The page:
SSA - Determining the mechanism of non-coding nodal RNA function in early zebrafish embryos

Lead Research Organisation: University of Warwick
Department Name: School of Life Sciences

Abstract

RNAs regulate many biological processes in organisms, either by coding for proteins or as non-coding RNAs. Some RNAs have been found to have both roles. How such RNAs function is not well understood. Nodal genes encode signalling growth factor proteins with essential functions in many animals. In addition, a novel non-coding activity was found in the 3' un-translated region (3'UTR) of zebrafish nodal/squint RNA, which when over-expressed, leads to increased number of cells that will give rise to the head and spine in zebrafish embryos.
Previous work form the Sampath laboratory identified the region of the 3'UTR that harbours the non-coding activity. This activity is independent of dicer and microRNA function and Nodal signaling, but requires an intact Wnt/beta-catenin pathway function.
Using RNA-affinity columns for pull downs from zebrafish embryos and proteomics, a set of proteins that binds to the non-coding region of nodal 3'UTR has been identified. These include candidate proteins in the Wnt/beta catenin pathway. How the proteins regulate non-coding nodal RNA function is not known.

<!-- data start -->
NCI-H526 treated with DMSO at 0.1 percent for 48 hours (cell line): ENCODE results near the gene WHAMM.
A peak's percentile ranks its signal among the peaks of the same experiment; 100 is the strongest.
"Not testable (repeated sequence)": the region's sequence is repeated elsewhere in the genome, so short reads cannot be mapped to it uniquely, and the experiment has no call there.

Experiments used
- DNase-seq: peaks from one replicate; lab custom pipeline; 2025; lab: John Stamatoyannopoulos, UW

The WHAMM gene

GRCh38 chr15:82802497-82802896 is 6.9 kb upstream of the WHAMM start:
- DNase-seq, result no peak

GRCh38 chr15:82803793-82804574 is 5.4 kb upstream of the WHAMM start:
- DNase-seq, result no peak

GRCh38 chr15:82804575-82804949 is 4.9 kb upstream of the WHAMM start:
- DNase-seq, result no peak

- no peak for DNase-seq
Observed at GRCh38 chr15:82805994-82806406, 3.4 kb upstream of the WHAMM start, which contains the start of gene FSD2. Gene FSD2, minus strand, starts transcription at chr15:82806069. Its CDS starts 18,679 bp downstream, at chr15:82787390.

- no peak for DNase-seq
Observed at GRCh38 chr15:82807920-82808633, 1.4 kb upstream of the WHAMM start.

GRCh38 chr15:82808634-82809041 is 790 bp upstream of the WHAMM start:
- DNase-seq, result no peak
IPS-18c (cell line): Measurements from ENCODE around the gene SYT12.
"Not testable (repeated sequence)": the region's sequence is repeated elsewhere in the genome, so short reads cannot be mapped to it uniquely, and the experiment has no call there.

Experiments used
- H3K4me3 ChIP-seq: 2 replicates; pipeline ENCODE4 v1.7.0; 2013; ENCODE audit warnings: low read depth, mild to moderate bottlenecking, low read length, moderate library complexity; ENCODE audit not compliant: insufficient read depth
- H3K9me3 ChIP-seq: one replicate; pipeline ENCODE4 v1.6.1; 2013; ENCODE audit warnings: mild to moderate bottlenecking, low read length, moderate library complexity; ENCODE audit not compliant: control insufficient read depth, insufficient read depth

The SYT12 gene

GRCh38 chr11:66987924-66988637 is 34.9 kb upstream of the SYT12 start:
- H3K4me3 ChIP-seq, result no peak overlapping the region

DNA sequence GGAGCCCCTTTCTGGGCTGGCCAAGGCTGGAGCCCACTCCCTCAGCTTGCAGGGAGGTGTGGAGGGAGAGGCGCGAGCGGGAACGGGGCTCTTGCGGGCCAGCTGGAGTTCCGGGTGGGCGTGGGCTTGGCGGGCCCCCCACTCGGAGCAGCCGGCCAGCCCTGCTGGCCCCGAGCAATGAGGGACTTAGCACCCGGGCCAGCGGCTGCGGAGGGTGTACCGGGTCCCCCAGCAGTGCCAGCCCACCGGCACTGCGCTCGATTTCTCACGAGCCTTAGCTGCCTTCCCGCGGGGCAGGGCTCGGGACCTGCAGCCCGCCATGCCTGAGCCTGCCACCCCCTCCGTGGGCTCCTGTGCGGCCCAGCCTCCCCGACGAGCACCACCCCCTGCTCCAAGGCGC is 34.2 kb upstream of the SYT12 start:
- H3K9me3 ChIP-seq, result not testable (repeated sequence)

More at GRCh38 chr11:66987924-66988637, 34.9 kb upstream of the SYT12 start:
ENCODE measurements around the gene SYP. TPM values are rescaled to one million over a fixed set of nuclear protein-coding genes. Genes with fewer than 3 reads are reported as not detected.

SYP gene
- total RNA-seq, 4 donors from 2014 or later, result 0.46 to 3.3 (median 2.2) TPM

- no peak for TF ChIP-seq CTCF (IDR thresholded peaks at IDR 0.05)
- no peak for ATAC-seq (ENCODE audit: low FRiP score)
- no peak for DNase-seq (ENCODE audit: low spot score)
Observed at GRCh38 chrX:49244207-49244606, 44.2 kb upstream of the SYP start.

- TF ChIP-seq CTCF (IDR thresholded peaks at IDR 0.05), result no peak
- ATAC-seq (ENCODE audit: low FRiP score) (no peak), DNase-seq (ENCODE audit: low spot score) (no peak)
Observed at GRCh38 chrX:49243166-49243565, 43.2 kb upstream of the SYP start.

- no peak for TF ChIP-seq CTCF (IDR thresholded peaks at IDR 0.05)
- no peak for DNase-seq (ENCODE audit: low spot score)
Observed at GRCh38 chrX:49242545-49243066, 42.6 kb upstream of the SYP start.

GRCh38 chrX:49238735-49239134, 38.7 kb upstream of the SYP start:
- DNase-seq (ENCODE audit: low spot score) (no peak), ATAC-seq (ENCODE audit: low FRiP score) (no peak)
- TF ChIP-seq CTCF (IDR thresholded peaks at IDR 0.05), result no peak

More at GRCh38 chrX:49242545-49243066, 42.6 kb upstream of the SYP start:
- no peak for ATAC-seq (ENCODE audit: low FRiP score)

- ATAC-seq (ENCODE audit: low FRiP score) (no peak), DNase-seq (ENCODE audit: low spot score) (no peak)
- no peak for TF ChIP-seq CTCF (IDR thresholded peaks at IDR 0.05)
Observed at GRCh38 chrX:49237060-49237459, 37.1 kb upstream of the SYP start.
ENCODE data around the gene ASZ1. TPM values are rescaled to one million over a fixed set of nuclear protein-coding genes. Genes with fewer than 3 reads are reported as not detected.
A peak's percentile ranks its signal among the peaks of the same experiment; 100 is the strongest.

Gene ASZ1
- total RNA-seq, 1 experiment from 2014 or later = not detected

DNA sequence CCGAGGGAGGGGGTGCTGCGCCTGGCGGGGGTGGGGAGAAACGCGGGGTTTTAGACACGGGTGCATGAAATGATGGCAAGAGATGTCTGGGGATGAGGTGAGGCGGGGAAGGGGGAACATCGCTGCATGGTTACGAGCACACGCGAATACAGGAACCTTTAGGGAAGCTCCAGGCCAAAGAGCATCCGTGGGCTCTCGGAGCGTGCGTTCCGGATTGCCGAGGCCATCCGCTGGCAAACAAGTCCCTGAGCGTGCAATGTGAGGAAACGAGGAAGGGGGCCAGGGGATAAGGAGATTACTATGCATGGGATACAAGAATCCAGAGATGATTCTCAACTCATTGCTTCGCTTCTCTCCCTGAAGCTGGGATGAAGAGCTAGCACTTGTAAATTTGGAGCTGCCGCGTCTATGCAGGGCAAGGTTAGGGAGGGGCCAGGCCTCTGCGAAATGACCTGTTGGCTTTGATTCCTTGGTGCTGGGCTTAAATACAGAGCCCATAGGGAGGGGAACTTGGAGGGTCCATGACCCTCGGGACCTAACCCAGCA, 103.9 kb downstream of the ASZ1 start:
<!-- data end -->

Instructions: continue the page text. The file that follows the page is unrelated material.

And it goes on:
The project will focus on the role of one of the proteins in non-coding nodal RNA localization, function and early zebrafish development.

Publications

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Studentship Projects

Project Reference Relationship Related To Start End Student Name
BB/M01116X/1 01/10/2015 30/09/2023
1642932 Studentship BB/M01116X/1 05/10/2015 30/09/2019 Yin Ho Vong
 
Description Public science evening 
Form Of Engagement Activity Participation in an open day or visit at my research institution
Part Of Official Scheme? No
Geographic Reach Local
Primary Audience Public/other audiences
Results and Impact The Warwick WQP public science evening was held on may1, 2019. The theme was "Bad cell service" and My group participated by presenting a poster on Cell signalling and organ positioning to demonstrate how disruptions in cell-cell communication can lead to syndromes where positioning of organs such as the heart and liver is affected. We also conducted tours of our imaging facilities. A number of school teachers, students and general public attended the event.
Year(s) Of Engagement Activity 2019
URL https://warwick.ac.uk/fac/sci/med/news/news/qbppse0519